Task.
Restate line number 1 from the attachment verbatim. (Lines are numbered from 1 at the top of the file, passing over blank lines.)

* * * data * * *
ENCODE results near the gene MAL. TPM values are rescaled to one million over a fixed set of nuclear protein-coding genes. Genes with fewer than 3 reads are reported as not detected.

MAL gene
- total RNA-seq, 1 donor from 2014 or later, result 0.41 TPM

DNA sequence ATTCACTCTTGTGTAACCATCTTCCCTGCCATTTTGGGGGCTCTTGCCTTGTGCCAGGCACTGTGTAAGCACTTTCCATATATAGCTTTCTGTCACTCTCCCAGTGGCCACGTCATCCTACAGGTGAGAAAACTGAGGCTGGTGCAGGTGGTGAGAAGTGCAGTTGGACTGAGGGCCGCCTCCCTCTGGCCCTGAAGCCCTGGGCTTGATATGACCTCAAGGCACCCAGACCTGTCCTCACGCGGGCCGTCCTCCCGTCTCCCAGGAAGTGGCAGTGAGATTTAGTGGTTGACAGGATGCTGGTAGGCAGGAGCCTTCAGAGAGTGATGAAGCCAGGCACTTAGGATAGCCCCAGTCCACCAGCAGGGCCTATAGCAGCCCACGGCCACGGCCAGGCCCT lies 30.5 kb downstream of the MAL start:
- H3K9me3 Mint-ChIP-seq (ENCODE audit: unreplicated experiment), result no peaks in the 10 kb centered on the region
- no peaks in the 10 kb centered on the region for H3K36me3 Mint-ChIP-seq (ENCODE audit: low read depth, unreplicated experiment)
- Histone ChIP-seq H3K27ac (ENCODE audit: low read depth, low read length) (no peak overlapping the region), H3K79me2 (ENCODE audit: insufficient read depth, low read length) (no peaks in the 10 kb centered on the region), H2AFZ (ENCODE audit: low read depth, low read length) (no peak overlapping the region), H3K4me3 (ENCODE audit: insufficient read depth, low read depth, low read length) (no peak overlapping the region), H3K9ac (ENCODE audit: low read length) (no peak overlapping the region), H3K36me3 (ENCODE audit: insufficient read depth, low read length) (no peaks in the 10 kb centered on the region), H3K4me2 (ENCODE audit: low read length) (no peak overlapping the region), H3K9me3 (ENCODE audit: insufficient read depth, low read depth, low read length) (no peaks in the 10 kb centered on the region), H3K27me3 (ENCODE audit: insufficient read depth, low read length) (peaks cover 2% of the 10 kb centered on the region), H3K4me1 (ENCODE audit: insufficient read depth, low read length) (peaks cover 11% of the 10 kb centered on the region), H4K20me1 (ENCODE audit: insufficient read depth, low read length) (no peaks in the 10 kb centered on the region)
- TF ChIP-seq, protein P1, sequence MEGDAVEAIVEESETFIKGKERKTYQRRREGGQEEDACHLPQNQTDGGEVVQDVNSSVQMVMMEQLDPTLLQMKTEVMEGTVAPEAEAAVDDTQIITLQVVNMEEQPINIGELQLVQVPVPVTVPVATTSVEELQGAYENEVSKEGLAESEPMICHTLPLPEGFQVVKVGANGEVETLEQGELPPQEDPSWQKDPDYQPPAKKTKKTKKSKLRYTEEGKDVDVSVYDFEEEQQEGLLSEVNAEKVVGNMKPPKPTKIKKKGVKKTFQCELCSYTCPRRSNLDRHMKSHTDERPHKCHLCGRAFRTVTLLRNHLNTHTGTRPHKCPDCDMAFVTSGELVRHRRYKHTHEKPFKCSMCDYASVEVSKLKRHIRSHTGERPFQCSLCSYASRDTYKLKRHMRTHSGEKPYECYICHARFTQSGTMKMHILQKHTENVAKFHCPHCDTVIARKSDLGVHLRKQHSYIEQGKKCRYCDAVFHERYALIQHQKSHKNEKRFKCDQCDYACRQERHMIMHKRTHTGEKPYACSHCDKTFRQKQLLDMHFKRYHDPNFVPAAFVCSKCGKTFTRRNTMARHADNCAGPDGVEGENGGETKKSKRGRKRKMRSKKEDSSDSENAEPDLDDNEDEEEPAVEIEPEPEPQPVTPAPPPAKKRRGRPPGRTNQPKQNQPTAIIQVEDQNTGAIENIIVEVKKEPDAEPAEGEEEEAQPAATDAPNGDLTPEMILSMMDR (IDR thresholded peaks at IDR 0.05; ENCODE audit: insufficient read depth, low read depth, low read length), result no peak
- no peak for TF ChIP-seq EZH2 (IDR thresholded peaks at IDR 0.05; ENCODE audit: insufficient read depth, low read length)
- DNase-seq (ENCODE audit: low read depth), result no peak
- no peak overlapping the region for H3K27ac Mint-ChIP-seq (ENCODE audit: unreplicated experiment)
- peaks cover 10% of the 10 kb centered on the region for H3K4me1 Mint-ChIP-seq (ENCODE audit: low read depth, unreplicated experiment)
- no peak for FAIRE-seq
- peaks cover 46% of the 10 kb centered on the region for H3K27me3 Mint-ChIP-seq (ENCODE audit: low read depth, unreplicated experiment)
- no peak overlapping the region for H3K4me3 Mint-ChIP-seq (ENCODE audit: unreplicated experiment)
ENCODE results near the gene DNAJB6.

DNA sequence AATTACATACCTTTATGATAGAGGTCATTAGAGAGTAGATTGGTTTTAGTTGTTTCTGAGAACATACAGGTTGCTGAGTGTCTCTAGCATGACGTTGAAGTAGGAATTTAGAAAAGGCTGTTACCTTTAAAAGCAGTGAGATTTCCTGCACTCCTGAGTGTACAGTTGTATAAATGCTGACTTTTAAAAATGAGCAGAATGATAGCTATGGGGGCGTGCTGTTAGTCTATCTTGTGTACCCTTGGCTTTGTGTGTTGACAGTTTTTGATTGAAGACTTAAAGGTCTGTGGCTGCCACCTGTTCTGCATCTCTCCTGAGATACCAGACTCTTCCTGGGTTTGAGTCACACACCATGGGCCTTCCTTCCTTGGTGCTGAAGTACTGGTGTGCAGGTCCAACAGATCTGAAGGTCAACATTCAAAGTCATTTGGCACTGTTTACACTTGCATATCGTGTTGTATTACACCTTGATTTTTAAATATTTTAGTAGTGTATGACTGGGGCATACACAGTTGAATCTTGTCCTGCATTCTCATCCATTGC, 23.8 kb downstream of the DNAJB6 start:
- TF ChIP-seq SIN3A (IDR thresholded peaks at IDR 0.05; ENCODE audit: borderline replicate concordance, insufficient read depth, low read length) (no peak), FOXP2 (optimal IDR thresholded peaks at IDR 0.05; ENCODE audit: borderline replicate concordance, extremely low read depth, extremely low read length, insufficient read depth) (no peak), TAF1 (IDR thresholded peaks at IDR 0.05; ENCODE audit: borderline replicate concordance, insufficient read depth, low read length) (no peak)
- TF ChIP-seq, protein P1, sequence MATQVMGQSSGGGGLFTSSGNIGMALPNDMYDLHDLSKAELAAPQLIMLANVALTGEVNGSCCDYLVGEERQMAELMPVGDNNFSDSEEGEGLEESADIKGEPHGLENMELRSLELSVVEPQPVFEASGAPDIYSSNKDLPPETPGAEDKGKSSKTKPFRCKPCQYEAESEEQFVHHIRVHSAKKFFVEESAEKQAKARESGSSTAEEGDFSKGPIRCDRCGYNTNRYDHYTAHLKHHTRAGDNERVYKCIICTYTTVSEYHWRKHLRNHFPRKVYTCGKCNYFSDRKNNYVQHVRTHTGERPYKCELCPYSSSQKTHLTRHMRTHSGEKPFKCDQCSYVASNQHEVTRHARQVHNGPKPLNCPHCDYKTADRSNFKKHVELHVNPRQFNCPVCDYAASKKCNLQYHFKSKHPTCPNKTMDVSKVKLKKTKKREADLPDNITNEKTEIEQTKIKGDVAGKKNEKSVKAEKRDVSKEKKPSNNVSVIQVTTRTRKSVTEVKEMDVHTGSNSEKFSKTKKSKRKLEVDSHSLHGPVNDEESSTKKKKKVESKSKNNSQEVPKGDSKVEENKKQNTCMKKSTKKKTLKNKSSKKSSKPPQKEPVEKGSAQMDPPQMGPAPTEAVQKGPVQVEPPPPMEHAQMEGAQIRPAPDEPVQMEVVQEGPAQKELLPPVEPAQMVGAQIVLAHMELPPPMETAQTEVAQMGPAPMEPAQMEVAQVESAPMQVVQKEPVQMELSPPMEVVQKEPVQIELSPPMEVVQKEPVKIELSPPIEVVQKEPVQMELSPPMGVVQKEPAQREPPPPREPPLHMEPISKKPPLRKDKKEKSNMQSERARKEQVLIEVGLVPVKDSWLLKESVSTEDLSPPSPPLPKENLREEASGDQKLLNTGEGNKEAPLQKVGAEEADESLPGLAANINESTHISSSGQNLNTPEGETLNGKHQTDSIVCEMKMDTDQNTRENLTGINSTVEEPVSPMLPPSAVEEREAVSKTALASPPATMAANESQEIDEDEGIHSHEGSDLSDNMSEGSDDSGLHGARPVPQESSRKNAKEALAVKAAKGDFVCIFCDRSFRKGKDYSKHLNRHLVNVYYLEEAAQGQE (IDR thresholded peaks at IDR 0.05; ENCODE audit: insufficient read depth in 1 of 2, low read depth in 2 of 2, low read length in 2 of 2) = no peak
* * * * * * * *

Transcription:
ENCODE results near the gene MAL. TPM values are rescaled to one million over a fixed set of nuclear protein-coding genes. Genes with fewer than 3 reads are reported as not detected.